As the Goshen College Symphony Orchestra faces low numbers, students hope stable leadership will increase participation.

Victor Vegas, a junior music major and violin player, explaining his perspective on the recent low membership said, “the previous semester, we had a kind of rocky situation with an interim director … and I feel like that probably made people lose motivation to join orchestra.” 

One immediate solution that has been implemented concerning membership is hiring community members to play in performances. One such member is Kristin Waltner, interim registrar at GC and flautist. On her decision to join, Waltner said, “It felt like a win-win because I was able to help meet a need in the orchestra … and it gave me an opportunity to be a part of an organized ensemble.”

Waltner continued “It has been really special to get to be part of this with students … You just get to know and … see student personalities and sense of humour differently … especially in an ensemble where they’re working together to create something.”

Richard Brunson, associate professor of music and orchestra director, said that working with community members was “nothing new” to him, but said, “It is good … that the students have the opportunity to work with experienced professional musicians… That’s a good mentoring [and] teaching opportunity that you wouldn’t get if it was an all-student orchestra.”

When asked about the limitations of low membership, both Vegas and Kate Roth, a first-year music education  major and trumpet player, had similar answers. Roth said, “Right now, we’re kind of limited to smaller [pieces] that aren’t necessarily exciting – to me at least.”

Vegas brought up one specific piece they performed last semester to illustrate this point. He said, “[when] we did Danse Macabre by Saint-Saëns … that was a really fun performance, but … had we had a bigger orchestra, it would’ve been way more impactful.”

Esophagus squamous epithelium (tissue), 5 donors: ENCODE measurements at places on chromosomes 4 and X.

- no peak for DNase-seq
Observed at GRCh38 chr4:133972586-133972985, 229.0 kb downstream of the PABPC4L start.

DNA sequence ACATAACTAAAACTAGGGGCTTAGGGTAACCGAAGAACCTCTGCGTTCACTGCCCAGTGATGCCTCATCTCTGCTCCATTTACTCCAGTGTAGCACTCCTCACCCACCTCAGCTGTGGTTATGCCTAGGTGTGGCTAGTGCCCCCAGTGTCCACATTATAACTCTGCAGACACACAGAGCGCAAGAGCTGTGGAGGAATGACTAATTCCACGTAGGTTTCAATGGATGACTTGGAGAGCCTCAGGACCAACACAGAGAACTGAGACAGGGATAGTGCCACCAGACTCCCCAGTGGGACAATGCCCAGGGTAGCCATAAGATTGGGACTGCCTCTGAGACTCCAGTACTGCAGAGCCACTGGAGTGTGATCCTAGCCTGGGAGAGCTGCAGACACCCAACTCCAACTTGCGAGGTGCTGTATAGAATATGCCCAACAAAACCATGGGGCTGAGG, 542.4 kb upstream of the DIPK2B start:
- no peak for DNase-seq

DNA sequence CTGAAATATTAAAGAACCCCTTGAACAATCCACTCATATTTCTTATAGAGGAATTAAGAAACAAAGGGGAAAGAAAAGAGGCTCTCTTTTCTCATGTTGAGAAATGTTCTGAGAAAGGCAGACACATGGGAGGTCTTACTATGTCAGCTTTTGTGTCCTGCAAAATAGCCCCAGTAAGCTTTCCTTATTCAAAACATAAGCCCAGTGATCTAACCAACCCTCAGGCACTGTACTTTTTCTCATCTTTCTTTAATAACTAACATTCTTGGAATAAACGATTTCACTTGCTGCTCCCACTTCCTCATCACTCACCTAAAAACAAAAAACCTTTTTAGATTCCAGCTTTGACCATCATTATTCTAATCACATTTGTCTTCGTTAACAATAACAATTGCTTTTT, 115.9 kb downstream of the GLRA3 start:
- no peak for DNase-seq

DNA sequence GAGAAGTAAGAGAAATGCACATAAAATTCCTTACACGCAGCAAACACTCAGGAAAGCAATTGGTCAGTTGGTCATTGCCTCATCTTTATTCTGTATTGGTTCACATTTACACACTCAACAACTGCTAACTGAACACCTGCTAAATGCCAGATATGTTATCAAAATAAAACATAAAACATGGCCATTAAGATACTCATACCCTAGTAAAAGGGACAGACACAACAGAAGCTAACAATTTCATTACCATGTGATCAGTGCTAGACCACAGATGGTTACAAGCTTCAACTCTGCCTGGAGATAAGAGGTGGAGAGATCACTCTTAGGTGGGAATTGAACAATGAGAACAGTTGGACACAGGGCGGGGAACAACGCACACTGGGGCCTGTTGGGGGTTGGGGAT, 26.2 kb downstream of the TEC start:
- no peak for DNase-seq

On a positive note, Vegas said, “Because we’re so [few] people, we know each other very well and we know how to work with each other … and that allows us to … work nicely and efficiently, and we get things done quickly.”

On the topic of connecting with other students, Roth said, “All of us in the brass section [are] … I would say good friends … and that’s translated over to jazz band and brass quartet. It’s a good way to connect with upperclassmen as well.”

About his experience, Vegas said, “It [has] basically become a third family … We have a fun time.” 

The orchestra is looking towards the future, and in the long run, everyone has high hopes. 

Brunson said, “I would like to see the program grow. I would like to see an orchestra that’s almost twice as big as it is now.” He also talked about dreams of starting a band program, and how the new pep band has already increased the visibility of music in the community. 

On her hopes, Roth said, “I think that having a director that’s going to presumably stay here for a while … is going to eventually bring more people in and we can hopefully get a bigger orchestra that gets to do more fun things.” 

“Rehearsals are fun!” Waltner said. “It was really fun to watch the rapport that was built between Dr. Brunson and the students … they have a really good thing going and I think that’s really promising for the orchestra moving forward.” 

Continuing, Waltner said, “I hope that … student enthusiasm grows and that if there are other students on campus that play an instrument, maybe their interest will be piqued.”

As final words of encouragement, Vegas said, “Join orchestra! It’s so much fun. You might get cookies if you join.”